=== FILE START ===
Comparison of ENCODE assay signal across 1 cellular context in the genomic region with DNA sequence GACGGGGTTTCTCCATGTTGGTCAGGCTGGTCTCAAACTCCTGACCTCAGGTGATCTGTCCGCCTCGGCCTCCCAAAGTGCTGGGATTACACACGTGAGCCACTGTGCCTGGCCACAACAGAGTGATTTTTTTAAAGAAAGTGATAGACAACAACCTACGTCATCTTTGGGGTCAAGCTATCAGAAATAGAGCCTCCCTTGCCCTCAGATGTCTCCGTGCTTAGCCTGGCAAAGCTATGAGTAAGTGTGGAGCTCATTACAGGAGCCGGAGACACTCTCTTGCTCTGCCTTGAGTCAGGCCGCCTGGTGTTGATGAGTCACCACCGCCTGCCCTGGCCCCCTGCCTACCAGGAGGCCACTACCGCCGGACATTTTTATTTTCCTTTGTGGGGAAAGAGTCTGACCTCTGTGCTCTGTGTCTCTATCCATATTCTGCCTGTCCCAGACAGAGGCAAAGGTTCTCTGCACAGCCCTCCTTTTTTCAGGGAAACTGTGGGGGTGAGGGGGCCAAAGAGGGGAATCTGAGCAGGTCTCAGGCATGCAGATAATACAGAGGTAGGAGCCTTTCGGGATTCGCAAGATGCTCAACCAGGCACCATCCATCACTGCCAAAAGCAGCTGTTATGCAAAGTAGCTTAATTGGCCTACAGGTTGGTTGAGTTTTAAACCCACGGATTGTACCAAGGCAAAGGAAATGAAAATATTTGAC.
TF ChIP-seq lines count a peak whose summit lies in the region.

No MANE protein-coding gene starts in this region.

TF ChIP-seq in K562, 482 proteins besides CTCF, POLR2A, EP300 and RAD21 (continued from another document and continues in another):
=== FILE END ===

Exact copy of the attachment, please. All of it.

Comparison of ENCODE assay signal across 1 cellular context in the genomic region with DNA sequence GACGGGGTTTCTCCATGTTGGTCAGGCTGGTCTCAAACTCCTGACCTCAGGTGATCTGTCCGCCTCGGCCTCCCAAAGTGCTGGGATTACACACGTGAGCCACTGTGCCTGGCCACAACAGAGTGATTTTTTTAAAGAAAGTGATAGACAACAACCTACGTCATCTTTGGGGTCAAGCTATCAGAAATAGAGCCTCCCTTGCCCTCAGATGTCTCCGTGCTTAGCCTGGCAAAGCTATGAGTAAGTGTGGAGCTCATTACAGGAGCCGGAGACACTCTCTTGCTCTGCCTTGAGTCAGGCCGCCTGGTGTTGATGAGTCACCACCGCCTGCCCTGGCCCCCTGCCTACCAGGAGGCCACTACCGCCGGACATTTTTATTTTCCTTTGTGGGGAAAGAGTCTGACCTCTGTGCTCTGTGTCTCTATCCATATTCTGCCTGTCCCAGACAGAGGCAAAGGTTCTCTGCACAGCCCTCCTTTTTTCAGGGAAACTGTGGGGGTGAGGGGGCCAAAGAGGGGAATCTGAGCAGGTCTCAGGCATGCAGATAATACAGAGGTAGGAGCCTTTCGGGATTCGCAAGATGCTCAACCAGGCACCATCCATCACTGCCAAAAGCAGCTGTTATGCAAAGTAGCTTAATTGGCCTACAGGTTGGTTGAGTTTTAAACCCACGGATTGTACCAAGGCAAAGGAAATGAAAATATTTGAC.
TF ChIP-seq lines count a peak whose summit lies in the region.

No MANE protein-coding gene starts in this region.

TF ChIP-seq in K562, 482 proteins besides CTCF, POLR2A, EP300 and RAD21 (continued from another document and continues in another):